Magazine article Black Issues in Higher Education

Duke University Press Books Win Hurston/Wright Award

Magazine article Black Issues in Higher Education

Duke University Press Books Win Hurston/Wright Award

Article excerpt

DURHAM, N.C.

Two Duke University Press books won top honors in the 2003 Hurston/Wright Legacy Awards. The authors of the nonfiction books, both of which were published under the John Hope Franklin Center imprint, were honored last month at a ceremony in Washington, D.C.

First prize went to Forgotten Readers: Recovering the Lost History of African American Literary Societies by Dr. Elizabeth McHenry, an assistant professor of English at New York University. Dr. Karla F.C. Holloway's Passed On: African American Mourning Stories was a finalist. Holloway is dean of humanities and social sciences at Duke. The Herndons: An Atlanta Family, written by Carole Merritt and published by the University of Georgia Press, was the other finalist in the nonfiction category.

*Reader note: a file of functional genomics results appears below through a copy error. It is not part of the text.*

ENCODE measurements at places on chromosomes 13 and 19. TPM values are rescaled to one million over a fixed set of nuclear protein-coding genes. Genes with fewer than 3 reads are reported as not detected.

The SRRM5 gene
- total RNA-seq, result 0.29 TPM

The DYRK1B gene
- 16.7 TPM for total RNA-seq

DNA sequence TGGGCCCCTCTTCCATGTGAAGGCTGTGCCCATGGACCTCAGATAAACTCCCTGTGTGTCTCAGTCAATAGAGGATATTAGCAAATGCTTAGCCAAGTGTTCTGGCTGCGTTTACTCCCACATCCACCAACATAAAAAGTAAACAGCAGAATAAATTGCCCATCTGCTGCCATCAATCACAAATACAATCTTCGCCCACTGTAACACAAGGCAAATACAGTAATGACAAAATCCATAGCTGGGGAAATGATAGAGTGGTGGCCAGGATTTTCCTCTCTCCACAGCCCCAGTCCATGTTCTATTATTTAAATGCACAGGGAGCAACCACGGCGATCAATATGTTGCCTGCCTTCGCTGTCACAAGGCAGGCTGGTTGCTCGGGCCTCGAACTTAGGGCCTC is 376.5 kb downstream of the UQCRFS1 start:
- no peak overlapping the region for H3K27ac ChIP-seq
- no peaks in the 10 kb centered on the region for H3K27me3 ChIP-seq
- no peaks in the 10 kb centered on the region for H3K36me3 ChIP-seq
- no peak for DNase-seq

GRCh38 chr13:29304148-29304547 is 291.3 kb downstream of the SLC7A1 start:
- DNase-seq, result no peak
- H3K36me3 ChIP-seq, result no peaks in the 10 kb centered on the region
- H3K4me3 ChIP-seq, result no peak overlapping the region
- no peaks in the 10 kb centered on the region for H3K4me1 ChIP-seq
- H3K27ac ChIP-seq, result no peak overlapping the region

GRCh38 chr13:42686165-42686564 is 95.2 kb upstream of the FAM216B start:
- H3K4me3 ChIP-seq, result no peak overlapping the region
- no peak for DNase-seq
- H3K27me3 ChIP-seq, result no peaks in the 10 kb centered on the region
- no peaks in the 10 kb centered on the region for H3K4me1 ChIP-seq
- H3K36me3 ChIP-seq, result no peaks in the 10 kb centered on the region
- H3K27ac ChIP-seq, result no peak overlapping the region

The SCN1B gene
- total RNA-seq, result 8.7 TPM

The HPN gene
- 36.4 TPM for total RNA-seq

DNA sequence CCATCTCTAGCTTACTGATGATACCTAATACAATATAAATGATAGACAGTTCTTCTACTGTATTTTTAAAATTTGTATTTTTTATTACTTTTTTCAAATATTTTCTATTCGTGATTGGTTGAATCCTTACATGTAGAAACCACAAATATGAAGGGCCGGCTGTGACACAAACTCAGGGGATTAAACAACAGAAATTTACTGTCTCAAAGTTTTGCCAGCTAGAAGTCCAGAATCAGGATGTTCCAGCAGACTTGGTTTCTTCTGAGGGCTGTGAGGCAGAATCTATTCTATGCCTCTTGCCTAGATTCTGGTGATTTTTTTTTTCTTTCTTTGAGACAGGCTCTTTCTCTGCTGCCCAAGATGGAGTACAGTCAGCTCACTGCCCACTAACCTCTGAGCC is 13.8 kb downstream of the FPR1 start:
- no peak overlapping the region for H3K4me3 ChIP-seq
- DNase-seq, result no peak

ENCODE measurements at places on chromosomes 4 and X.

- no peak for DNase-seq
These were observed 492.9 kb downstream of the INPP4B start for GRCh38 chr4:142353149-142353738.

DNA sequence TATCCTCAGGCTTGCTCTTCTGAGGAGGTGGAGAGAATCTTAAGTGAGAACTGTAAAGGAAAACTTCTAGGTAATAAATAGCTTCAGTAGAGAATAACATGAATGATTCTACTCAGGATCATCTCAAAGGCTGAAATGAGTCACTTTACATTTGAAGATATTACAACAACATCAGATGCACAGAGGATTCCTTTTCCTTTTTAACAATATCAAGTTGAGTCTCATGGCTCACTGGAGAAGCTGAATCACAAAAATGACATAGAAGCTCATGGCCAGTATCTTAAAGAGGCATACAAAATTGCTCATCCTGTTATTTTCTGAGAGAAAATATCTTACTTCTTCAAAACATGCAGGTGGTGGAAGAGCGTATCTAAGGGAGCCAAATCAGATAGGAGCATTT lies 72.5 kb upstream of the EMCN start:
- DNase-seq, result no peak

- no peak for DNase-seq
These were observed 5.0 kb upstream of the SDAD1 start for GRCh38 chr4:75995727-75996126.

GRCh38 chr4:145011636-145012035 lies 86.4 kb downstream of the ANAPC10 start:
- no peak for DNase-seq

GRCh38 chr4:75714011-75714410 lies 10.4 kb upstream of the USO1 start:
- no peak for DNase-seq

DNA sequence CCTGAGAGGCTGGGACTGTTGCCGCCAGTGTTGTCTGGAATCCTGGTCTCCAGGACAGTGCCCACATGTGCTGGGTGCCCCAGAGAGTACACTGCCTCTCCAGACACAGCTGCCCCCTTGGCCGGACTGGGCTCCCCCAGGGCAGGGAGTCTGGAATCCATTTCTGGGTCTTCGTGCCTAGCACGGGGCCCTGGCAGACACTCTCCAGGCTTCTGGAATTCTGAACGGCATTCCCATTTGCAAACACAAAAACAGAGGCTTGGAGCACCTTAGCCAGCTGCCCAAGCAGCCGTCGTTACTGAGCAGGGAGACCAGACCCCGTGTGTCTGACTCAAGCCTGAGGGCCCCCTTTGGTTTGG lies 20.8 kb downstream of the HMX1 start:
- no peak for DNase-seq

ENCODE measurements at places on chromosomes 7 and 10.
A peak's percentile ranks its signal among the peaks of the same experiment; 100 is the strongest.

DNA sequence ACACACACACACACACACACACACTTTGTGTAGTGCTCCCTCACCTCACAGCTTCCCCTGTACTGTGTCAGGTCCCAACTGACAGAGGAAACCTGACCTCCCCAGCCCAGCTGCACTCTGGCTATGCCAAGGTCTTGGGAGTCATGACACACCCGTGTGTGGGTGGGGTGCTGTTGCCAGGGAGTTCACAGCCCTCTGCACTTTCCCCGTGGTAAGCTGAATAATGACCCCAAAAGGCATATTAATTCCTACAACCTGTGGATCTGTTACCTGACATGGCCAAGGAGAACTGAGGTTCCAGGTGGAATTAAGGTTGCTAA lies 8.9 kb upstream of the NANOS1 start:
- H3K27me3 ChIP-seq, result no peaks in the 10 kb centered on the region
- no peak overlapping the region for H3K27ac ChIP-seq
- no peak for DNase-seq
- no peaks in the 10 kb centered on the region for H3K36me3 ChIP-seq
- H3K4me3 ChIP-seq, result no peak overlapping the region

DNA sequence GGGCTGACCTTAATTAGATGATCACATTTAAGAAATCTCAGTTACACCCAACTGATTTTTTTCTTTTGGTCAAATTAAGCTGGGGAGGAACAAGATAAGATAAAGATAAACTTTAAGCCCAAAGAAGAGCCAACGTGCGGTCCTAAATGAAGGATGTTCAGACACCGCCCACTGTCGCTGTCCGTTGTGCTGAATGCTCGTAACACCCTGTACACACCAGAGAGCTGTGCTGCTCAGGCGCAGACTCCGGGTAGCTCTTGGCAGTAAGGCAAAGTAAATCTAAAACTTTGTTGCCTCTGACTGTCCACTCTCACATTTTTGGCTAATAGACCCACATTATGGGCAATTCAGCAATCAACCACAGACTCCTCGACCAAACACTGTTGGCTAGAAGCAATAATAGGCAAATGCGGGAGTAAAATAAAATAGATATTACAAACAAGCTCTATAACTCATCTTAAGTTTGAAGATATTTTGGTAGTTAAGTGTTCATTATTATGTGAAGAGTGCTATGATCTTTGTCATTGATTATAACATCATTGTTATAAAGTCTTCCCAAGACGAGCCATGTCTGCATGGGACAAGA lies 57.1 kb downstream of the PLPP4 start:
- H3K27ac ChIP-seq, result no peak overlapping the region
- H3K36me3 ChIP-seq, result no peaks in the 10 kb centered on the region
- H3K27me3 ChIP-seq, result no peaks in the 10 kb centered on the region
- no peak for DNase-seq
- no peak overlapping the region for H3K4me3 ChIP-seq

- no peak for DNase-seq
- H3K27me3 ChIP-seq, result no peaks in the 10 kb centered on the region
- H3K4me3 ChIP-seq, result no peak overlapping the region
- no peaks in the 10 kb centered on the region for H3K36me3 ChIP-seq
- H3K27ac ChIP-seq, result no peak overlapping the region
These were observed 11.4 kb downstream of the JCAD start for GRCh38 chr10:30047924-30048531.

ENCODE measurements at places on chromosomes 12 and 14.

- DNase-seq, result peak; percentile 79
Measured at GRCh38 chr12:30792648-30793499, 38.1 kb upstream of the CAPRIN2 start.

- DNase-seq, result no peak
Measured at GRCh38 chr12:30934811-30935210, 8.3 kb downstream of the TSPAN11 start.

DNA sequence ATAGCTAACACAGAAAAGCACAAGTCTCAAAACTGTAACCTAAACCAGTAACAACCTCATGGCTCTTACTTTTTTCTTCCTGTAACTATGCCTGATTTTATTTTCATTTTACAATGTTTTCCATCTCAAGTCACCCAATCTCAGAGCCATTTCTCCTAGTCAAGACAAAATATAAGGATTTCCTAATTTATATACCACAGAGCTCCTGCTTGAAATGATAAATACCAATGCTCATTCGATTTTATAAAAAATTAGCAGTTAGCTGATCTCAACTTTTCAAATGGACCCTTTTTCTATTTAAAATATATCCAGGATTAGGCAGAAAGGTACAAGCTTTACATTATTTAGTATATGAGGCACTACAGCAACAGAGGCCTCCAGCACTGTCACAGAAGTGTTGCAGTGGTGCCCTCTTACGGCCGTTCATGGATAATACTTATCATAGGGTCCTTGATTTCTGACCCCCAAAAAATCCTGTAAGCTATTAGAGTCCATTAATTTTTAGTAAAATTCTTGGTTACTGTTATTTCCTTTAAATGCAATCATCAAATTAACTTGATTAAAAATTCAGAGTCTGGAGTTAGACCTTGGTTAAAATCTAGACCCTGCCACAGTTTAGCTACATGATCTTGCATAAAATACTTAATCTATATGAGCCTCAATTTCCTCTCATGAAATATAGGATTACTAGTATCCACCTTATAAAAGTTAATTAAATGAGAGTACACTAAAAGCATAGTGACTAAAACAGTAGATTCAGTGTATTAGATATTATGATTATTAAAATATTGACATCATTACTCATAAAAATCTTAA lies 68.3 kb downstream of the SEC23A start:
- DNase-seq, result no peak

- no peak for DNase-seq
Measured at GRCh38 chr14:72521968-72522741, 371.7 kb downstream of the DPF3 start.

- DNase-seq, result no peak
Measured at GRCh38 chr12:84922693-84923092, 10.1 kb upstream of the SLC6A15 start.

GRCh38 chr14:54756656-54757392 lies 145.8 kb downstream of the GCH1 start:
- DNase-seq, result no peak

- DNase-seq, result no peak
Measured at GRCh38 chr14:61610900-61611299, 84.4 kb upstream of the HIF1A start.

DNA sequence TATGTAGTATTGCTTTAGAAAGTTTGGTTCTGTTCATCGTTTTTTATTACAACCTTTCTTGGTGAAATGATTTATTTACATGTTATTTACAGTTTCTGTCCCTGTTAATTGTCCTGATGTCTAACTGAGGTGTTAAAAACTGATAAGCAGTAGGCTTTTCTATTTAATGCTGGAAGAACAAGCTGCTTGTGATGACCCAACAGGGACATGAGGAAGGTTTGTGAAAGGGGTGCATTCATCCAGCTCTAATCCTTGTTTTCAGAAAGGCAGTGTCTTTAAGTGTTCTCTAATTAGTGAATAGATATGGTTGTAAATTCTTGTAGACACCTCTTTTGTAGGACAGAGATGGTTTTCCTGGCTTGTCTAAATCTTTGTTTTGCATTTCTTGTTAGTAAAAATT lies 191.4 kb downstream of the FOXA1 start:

The winner receives $10,000, and finalists are awarded $5,000 in three categories: fiction, debut fiction and nonfiction.

Holloway said she was honored to receive the award.

"I'm just absolutely thrilled," Holloway said. "I talk about both Zora Neale Hurston and Richard Wright in the book. It was an especially thoughtful moment for me."

Passed On, which also won the 2002 Eugene M. Kayden Book Award, deals with the death of Holloway's son and examines bereavement, death, dying and burial in 20th-century African American life.

Holloway used interviews, archival research and analyses of literature, film and music to examine African Americans' vulnerability to untimely death and their response to it. …

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